In 1987, Pacific Bell decided to add another computer at its Computer Records Center in San Diego, and that spelled change for Ken Weber.
Weber, a staff specialist on the team that keeps Pacific Bell's computer system used for network repairs working properly, was situated in an office designated to house the new computer. So he had to move.
But, when his supervisor began to look for space for him in another Pacific Bell facility, his boss decided not to incur a charge for using a different Pacific Bell office.
Since Weber's job kept him on the road about 70% of the time, Weber was told to work from home.
As a result, Weber became one of San Diego's telecommuting pioneers.
Telecommuting means, in essence, "using telecommunications technology to work in places other than the traditional office setting," said Patricia Mokhtarian, technical vice president of Schimpeler-Corradino Associates, a Los Angeles-based consulting group, and a nationally recognized expert in telecommuting.
In Weber's case, telecommuting meant installing a computer terminal, modem and bookcase in a spare room in his Poway house. When not traveling to offices in San Diego, Riverside, Orange and Imperial counties, Weber works from home, tapping into six mainframe computers. Weber sees his supervisor, now based in Northern California, about twice a month.
A Coming Megatrend?
Telecommuting has long been identified by futurists like Alvin Toffler as one of the coming megatrends.
The reason is simple--traffic. By the year 2005, traffic jams could cost American businesses $54 billion a year in lost productivity, according the Federal Highway Administration. By definition, employees who work at home won't be part of that problem.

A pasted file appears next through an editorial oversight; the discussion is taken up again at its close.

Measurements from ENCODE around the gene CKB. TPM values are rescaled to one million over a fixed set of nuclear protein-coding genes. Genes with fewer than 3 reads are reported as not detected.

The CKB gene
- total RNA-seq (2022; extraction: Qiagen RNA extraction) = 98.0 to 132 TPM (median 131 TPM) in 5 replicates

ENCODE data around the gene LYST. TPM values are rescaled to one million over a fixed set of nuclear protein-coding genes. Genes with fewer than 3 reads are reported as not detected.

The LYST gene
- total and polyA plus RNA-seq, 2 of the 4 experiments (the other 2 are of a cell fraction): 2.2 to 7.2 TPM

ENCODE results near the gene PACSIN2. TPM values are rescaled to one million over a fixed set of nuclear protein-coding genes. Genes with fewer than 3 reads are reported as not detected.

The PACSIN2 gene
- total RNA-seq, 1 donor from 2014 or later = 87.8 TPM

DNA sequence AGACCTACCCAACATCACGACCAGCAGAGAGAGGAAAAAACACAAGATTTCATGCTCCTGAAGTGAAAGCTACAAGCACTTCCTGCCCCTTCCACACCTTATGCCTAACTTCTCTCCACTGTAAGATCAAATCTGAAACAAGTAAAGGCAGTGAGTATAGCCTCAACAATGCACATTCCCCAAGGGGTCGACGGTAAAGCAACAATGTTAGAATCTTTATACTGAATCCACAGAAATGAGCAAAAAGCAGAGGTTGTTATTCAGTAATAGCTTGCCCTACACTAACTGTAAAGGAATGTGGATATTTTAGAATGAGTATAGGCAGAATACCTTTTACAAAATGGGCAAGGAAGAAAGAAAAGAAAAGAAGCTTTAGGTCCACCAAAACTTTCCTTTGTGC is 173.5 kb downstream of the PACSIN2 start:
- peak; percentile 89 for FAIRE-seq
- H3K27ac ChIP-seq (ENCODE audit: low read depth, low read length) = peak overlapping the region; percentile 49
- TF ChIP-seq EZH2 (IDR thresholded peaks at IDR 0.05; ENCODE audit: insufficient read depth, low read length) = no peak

Nationally, an estimated two million employees participate in telecommuting programs, working eight or more hours a week at home. Another 4.3 million employees and independent contractors work more than eight hours a week at home through informal programs, according to a national work-at-home survey conducted by Link Resources Corp.
Although interest in telecommuting has increased recently in Los Angeles and Orange counties, San Diego companies still seem to be indifferent.
"San Diego is certainly not at the forefront of telecommuting," said Kaley Mish, manager of human resources at Megatek Corp.
No Formal Program
Even Pacific Bell, which has more than 1,000 employees involved in telecommuting programs around the state, has no formal telecommuting program in San Diego. "We are just getting into it," said Terry Churchill, area vice president. But he estimates that several hundred of Pacific Bell's 5,200 employees in San Diego informally telecommute and spend part of their workweek at home.
Some San Diego companies that experimented with telecommuting did not opt to set up formal programs. For example, in the mid 1980s, two engineers at TGS, then Megatek's software division, got pregnant. "We wanted to keep them working as long a possible and not lose their services for a long period afterward," said Bob Bruns, president of the division at the time.
So he allowed them to telecommute. "It made sense for the company. They were programmers developing code, and they could work on it at home," he noted.